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Court discusses Penny Lane

Cheek provides update on juvenile department

Gregg Hayes, general manager of Thornfeldt Land and Cattle, attended the Sept. 7 meeting of the Harney County Court to discuss a road issue regarding Penny Lane, which is located between Highway 20 and Highway 78.

Thornfeldt Land and Cattle would like to gravel the road and requested that the county help with the costs.

Penny Lane is a private road, so the county cannot provide funding at this time.

However, Harney County Judge Steve Grasty offered two possible solutions. One would be to make Penny Lane a local access road, and the other would be to establish a road district.

The court provided information regarding the process of establishing a road district and will discuss the matter with its legal counsel before its next meeting.


Harney County Juvenile Department Director Lori Cheek attended the meeting to provide a department update.

In addition to summarizing the department’s services, Cheek discussed:

• new employee, Brooke Nyman;

• individualized and specialized programs for juveniles;

• juvenile justice services;

• cross training with the district attorney’s office;

• developing strong state partnerships;

• implementing Laserfiche for record keeping; and

• changes to the department’s office space.

She also discussed redeveloping the Harney County Teen Court program.

Cheek provided a handout, which states, “It has been proven time and time again that Teen Court has a powerful impact on youthful offenders by giving them a unique opportunity to have their cases heard by a jury of their peers, and to be prosecuted and represented by those same peers.”

A Teen Court Advisory Council has been formed to get more professional individuals involved with the program and to help keep it on track.

Additionally, efforts to incorporate the schools will be increased. For example, school truancy and tardiness issues may be addressed by the program.

A new tracking system is also being developed and implemented to improve case management throughout the program.


Grasty updated the court on the progress of the boiler project.

The trenches had not been filled in yet, as pressure testing was being conducted on the pipes. Staff was advised of the hazard and reminded not to jump over the trench.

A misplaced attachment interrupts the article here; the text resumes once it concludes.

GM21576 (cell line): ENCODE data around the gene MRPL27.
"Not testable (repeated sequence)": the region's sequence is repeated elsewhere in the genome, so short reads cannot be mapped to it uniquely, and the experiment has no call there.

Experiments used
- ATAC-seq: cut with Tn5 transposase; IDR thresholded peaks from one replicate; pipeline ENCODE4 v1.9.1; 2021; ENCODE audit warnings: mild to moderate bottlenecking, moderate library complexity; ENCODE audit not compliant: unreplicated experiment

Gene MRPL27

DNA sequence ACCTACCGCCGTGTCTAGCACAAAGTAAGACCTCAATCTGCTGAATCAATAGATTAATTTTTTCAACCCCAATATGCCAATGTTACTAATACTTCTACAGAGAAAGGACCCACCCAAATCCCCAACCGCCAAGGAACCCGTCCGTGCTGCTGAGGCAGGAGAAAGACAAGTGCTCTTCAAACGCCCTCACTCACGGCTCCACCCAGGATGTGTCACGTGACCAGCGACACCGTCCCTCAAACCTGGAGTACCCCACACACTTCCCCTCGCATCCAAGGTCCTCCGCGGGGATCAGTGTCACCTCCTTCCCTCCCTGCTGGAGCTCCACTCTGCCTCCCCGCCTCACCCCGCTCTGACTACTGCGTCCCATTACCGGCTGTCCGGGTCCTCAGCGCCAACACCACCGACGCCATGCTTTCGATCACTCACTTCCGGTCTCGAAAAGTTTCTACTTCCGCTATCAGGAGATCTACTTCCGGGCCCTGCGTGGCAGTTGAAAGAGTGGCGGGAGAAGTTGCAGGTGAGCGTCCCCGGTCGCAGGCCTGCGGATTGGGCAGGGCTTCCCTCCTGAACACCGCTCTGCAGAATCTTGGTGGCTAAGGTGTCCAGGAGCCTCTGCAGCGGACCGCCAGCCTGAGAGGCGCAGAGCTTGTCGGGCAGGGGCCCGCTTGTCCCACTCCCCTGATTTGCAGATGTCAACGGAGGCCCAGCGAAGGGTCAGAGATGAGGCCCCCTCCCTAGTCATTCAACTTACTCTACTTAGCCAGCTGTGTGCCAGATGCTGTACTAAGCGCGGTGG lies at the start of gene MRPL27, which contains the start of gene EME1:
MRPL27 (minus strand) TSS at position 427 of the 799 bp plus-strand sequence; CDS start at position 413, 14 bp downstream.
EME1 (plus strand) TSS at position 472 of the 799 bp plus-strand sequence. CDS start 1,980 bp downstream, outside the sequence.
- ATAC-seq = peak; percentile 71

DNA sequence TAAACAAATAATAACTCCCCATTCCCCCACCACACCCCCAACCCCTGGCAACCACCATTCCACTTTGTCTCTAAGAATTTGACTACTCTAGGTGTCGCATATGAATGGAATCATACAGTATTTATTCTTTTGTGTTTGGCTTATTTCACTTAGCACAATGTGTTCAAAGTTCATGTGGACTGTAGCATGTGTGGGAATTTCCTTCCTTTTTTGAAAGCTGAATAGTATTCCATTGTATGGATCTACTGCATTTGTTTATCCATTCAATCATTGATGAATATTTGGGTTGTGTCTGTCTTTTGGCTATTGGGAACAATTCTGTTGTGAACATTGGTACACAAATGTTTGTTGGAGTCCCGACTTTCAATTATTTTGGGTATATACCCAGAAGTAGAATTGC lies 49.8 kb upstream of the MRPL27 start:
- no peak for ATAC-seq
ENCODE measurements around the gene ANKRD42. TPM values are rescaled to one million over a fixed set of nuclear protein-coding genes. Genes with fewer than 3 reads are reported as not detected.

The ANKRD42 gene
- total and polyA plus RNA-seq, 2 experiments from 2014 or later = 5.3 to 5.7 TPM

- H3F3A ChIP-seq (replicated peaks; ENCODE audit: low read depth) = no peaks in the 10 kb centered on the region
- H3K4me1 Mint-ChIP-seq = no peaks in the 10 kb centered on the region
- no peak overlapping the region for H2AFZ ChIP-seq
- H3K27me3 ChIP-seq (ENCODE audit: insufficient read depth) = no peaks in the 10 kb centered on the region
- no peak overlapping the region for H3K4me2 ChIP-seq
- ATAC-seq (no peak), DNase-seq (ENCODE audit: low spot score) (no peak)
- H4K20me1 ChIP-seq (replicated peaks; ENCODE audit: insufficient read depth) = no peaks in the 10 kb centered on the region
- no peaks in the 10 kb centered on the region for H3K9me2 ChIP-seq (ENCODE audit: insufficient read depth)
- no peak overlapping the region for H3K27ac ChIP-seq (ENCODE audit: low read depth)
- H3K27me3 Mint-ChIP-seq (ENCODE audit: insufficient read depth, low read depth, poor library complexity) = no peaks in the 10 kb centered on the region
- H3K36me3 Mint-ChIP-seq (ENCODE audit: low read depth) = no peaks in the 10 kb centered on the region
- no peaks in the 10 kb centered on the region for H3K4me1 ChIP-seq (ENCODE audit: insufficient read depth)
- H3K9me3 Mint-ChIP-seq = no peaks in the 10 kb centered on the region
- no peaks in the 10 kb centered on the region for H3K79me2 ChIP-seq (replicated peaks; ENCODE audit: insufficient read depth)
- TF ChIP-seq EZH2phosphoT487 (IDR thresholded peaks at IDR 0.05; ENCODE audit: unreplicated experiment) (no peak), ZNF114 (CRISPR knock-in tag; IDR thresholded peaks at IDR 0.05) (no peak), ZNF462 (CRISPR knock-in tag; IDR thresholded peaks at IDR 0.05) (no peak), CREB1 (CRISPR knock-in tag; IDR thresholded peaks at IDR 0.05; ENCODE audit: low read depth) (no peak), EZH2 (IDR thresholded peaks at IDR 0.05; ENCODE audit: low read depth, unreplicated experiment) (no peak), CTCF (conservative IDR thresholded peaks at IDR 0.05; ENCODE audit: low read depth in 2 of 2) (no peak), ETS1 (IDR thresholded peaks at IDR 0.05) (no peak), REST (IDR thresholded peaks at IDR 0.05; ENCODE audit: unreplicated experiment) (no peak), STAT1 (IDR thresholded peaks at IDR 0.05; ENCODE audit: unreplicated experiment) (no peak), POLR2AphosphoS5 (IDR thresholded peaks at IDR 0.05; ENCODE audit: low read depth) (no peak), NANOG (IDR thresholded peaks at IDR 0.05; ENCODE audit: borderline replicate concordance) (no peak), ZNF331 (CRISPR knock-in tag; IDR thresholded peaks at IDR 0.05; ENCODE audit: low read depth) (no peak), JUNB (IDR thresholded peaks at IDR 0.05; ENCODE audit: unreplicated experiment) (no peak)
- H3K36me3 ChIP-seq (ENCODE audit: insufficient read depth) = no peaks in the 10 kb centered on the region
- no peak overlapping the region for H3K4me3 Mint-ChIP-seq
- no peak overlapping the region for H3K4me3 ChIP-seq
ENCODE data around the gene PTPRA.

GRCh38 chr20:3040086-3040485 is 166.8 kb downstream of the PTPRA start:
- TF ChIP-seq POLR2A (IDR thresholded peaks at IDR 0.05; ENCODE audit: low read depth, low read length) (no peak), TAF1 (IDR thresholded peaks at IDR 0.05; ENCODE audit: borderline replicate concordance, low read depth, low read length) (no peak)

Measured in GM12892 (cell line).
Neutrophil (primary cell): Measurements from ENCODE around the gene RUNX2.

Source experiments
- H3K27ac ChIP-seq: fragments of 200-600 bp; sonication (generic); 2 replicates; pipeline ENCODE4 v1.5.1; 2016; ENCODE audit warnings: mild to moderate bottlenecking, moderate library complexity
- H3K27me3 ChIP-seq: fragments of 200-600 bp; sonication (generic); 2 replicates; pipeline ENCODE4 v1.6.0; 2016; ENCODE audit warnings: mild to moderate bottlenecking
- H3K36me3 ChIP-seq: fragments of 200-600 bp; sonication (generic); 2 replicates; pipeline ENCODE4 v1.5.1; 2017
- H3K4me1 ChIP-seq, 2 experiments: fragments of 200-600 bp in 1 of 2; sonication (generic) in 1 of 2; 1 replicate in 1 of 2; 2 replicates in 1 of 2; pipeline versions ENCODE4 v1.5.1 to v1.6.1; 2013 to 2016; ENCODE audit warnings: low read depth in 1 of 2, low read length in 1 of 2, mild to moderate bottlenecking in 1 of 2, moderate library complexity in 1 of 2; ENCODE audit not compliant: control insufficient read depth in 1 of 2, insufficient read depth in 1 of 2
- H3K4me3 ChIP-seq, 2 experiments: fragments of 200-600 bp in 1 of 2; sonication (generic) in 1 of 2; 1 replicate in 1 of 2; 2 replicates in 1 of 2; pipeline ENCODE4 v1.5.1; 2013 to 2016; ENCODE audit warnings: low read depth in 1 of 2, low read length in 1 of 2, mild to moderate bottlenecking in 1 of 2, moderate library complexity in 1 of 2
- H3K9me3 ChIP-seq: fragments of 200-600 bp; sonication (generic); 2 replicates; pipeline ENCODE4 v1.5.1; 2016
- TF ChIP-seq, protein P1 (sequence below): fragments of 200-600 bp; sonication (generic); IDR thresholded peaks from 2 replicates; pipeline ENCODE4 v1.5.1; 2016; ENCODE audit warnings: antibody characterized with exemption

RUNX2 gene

In addition to heating/cooling units, thermostats will be installed, and all in-window air conditioners will be removed. The underground tank will also be removed in preparation for the cooling tower.

Grasty and Cheek discussed finances, a feasibility plan, grants, and expansion.

Heating for the jail is an issue that is still being addressed.


The court resumed its discussion regarding contracts for the Juntura Cutoff Road construction project. The court has expressed concern regarding a stipulation that would require Harney County to ensure that EP Minerals of Vale creates and maintains jobs.

Grasty will consult with legal counsel, and the contracts will be discussed in executive session before they are signed.


Harney County Commissioner Dan Nichols asked Bureau of Land Management (BLM) Public Affairs Specialist Tara Thissell whether the agency could improve communication with rural businesses regarding the opening and closing of Steens Loop Road.


The court received correspondence from the Burns District of the BLM regarding:

• the Steens No Livestock Grazing Area (NLGA) Fencing Environmental Assessment (EA).

The EA analyzes construction, realignment, removal, and maintenance of fence along or near the Steens Mountain NLGA boundary;

• the notices of final decision to issue a grazing permit that were sent to Ross and Anna Defenbaugh, Heidi Guertin, Pueblo Mountain Land Company LLC, and Jim and Helen McDonald; and

• the Riddle Ranch Potable Well Water EA, which analyzes installation of a potable water well near the caretaker’s cabin at the Riddle Brothers Ranch building complex.


The court received correspondence from the Vale District of the BLM regarding:

• proposed herbicide and vegetation treatment portions of the emergency stabilization and rehabilitation actions planned for the area burned by the 2016 Owyhee Canyon Fire;

• emergency stabilization and rehabilitation actions in the area burned by the 2016 Juntura Complex Fire; and

• the Three Fingers Herd Management Area Wild Horse Gather.


In other business, the court:

• was addressed by Cheryl Smith of the Crane Rangeland Fire Protection Association regarding the 911/dispatch contract.

Grasty referred her to the sheriff’s office;

• reviewed an employment agreement for Tim Colahan to serve as county counsel.

After identifying some changes that need to be made, the court agreed to table signing the contract until its next meeting;

• accepted James Jordan and Val Hebener to the Eastern Oregon Coordinated Care Organization Local Community Advisory Council;

• reappointed Diane Smith to the Harney County Library Advisory Board.

Grasty abstained from the vote due to conflict of interest;

• received an update from Grasty regarding the Sagebrush Focal Area Withdrawal Environmental Impact Study;

• reviewed water use requests; and

• held a work session at 1:30 p.m. to discuss Federal Emergency Management Agency flood maps and road improvement projects.

The next regular meeting of the Harney County Court will be held Wednesday, Sept. 21, at 10 a.m. at the courthouse.

Samantha White

Samantha White was born and raised in Harney County, and she graduated from Burns High School in 2005. After high school, she attended the University of Oregon where she earned a bachelor of arts degree in magazine journalism. White was hired as a reporter for the Burns Times-Herald in September 2012.

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